The concept of the YouTube celebrity is a relatively new thing. Entrepreneurial style bloggers, comedy cliques, singer-songwriters, gadget reviewers: All are carving out lucrative careers—sometimes in the six figures, sometimes in the millions—by creating video content and tallying up views.
As user-created video becomes increasingly lucrative–through advertising, merchandise, and spin-off businesses–competitors like Facebook, Vessel, and, to a lesser extent, Yahoo, have been trying to court YouTube’s big hitmakers to exclusive new content deals. In turn, Google is now forced to dangle counteroffers, reports the Wall Street Journal, in the form of “bonuses to sign multiyear deals in which they agree to post content exclusively on YouTube for a time before putting it on a rival service.”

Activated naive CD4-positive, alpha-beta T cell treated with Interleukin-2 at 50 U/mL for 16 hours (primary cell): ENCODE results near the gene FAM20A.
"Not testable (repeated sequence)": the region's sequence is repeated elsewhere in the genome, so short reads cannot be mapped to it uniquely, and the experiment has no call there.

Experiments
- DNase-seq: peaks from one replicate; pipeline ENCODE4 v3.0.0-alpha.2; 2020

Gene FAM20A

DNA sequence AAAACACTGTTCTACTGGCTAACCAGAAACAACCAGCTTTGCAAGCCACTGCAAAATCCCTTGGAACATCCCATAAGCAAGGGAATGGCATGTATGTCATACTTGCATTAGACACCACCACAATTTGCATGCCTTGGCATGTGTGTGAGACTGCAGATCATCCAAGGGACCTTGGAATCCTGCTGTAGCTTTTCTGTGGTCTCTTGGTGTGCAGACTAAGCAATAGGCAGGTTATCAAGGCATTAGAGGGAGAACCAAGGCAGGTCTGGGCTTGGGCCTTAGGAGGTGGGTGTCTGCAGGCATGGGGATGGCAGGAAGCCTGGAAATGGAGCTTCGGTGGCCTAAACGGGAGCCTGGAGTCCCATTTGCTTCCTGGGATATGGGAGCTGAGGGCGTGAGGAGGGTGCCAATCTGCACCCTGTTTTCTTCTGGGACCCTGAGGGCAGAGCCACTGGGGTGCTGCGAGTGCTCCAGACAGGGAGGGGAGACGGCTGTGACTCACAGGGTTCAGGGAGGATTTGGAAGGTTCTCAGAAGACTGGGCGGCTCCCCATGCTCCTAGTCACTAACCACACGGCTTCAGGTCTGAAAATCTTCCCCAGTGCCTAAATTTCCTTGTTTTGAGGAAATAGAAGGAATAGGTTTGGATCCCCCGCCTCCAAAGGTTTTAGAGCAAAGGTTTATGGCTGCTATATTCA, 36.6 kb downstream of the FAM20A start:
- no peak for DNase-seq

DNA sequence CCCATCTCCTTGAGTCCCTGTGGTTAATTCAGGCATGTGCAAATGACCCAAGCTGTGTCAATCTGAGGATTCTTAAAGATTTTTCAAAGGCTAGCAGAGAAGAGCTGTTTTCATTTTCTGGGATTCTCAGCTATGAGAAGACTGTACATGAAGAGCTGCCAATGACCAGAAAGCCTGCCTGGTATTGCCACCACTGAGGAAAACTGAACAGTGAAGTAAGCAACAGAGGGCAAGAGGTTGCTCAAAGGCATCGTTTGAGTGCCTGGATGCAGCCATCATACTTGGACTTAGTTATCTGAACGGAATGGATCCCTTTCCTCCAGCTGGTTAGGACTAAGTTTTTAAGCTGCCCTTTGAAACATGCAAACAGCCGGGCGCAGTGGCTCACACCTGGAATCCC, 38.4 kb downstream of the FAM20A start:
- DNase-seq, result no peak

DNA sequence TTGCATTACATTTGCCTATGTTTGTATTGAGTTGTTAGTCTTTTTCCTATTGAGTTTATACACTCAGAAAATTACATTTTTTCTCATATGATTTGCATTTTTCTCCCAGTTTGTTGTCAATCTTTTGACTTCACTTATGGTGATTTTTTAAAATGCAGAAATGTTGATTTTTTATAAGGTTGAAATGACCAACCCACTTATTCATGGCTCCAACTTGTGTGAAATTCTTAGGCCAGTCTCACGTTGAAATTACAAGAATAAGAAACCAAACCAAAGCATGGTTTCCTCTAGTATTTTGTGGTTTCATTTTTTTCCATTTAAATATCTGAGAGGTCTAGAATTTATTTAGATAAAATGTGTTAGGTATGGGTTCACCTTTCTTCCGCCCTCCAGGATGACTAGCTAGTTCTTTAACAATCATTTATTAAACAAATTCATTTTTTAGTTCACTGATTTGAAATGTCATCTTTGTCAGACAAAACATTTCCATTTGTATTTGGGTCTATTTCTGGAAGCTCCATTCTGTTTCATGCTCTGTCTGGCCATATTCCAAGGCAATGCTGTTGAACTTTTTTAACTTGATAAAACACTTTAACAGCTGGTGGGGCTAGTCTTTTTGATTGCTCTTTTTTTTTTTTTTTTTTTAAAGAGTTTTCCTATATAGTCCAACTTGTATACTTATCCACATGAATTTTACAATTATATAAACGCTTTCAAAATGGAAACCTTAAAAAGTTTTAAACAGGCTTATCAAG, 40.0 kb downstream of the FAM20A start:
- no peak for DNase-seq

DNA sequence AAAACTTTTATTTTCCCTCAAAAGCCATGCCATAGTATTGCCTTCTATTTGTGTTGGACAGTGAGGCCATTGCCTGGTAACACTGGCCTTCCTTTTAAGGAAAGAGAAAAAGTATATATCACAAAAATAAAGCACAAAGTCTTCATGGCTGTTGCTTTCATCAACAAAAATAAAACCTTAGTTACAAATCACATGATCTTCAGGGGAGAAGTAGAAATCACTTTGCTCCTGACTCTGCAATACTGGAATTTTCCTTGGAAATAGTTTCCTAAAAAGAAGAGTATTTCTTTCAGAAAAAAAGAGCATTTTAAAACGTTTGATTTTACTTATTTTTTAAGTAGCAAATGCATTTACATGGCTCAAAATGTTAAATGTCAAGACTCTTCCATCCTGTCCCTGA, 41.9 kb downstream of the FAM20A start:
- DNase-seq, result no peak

The report suggests that YouTube is most concerned about Vessel, a yet-to-launch video platform that puts a premium on original content creators. The service has reportedly been gearing up for an impending launch by offering deals to YouTube’s biggest draws. The startup, which is supposed to launch in 2014, calls Amazon CEO Jeff Bezos an investor.
Google, to its credit, appears to have seen the forest for the trees for some time now. In September, a report circulated that YouTube had planned to invest “millions” on its homegrown stars, including promotional guarantees and the possibility of working with Hollywood producers.